I've been reading genre fiction for a long time. I always like to watch a writer develop his or her skills. Most start off with modest talent, then gradually segue into something greater. There are exception, however. Debut publications that stun audiences. I'm talking about books like Dan Simmons' Song of Kali. Poppy Z. Brite's Lost Souls. Norman Partridge's Slippin' Into Darkness. Jay Bonansinga's The Black Maria. Nancy A. Collins' Sunglasses After Dark.

I have no trouble whatsoever putting Norman Prentiss on that list, with his amazing debut, Invisible Fences.

I had previously read some stories by Norman and I liked them. They were good and I noted him as a writer to watch. Invisible Fences, the first-ever book publication from Prentiss, already shows the fulfillment of that early promise.

Invisible Fences is that elusive literary form, the novella. Unless you're Stephen King or some other superstar, the novella is a tough sell. But thanks to Cemetery Dance and other small presses, it has become possible for us to read them. And I've always felt that the novella is the perfect length for horror. Long enough to fully establish character and mood, but brief enough to easily read in one setting.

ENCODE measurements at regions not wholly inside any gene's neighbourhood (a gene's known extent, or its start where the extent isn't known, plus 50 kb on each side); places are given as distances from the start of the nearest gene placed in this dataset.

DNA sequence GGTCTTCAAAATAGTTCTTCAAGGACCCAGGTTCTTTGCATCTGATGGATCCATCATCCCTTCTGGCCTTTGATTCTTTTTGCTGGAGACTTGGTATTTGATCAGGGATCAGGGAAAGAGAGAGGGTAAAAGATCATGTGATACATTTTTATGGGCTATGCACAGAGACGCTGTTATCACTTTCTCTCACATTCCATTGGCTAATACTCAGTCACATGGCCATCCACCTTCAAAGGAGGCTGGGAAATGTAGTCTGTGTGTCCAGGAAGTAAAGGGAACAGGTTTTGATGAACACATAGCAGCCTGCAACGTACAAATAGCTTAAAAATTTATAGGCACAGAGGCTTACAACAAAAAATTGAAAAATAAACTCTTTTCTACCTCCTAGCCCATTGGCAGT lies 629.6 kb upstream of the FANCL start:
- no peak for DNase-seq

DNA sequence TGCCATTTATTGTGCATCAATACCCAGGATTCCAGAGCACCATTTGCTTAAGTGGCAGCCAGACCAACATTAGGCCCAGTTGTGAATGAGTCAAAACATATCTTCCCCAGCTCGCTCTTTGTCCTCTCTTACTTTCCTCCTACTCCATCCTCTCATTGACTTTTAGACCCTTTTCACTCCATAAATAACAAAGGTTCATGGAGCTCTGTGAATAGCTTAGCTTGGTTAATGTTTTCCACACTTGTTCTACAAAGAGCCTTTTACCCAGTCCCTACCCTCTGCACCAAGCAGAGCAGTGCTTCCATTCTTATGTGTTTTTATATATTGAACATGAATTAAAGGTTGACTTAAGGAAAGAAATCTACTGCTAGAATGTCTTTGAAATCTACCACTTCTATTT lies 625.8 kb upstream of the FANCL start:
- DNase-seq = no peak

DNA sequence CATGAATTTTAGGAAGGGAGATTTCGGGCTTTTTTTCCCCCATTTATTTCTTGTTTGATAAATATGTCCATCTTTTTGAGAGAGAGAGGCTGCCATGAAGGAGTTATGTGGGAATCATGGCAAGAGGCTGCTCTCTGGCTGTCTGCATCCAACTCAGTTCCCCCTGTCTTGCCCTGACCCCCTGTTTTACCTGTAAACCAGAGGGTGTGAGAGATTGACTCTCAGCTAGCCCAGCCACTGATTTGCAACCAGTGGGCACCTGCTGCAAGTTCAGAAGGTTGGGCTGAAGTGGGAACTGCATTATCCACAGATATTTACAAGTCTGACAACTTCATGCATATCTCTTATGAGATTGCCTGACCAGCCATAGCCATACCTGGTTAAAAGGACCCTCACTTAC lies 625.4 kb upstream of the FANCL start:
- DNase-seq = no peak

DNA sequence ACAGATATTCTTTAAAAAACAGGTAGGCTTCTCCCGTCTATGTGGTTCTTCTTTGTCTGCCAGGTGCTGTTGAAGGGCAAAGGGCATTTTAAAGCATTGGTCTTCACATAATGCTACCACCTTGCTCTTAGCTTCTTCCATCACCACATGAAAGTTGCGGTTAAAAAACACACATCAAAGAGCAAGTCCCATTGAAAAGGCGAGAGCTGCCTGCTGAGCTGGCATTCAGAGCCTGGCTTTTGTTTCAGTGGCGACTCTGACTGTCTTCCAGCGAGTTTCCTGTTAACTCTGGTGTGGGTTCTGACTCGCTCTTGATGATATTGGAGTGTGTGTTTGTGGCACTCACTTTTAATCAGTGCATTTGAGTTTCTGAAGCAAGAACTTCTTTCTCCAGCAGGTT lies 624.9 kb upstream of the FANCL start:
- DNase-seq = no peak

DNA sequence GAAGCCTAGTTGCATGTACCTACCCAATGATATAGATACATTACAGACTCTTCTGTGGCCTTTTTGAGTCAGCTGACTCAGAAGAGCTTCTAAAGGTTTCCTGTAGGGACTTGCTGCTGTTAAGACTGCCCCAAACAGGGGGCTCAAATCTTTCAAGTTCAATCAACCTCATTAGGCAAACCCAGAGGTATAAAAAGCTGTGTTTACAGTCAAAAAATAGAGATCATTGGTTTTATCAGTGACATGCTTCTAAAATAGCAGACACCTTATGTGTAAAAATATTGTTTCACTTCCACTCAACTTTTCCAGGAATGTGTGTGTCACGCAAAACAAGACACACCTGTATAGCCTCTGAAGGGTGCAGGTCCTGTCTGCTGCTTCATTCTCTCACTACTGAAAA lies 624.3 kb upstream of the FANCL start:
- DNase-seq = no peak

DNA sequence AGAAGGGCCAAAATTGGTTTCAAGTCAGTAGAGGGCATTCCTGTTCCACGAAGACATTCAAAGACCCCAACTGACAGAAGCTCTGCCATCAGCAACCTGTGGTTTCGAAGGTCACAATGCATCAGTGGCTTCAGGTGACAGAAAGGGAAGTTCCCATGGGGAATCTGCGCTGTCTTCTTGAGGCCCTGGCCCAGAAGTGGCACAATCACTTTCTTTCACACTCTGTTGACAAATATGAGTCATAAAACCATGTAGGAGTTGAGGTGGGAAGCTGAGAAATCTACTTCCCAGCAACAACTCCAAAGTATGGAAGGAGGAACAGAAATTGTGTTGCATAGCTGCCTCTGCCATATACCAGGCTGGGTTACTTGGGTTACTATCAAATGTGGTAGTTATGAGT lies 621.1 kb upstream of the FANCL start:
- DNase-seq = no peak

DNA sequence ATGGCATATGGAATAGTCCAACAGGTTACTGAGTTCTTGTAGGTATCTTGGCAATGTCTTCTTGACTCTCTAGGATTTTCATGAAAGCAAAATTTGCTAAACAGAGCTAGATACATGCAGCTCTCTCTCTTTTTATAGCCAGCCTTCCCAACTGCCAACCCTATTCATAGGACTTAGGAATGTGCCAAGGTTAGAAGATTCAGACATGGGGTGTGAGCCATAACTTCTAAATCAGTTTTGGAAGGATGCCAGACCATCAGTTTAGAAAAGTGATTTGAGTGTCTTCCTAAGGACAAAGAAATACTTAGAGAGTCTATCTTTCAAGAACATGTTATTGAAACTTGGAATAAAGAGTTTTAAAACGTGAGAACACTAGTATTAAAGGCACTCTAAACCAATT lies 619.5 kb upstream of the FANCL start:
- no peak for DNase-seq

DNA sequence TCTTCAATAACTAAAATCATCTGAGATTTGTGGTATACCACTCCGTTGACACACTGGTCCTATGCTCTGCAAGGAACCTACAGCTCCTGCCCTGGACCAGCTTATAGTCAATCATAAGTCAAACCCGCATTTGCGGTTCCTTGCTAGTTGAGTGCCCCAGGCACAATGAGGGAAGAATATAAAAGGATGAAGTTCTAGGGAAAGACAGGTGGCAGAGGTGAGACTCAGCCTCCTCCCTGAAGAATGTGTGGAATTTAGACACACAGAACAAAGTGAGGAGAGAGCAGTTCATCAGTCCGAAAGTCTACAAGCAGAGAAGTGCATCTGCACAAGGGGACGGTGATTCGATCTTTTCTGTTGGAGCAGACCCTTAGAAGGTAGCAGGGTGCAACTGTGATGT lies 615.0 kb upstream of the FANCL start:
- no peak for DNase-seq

Norman Prentiss is a multi-faceted writer and Invisible Fences is a multi-faceted work of fiction. Part nostalgic coming of age saga, part ghost story, part psychological puzzle, part metaphorical fantasy. Add it up to 100% originality and sheer reading entertainment.

The novella begins with a typical child growing up in 1960's Baltimore. His life is shattered by tragedy and his psyche is locked in by it and by the cautionary tales that his father tells him...a paternal form of a pet's invisible fence confinement. A barrier that is there, to be sure, but impossible to see with the naked eye. And as such it is all the more impenetrable. How can you overcome what you can't even see?

Invisible Fences is due for publication by Cemetery Dance in late Fall or early Winter 2008. I sincerely believe that it will be one of the most talked about--and critically praised--books in the horror field.

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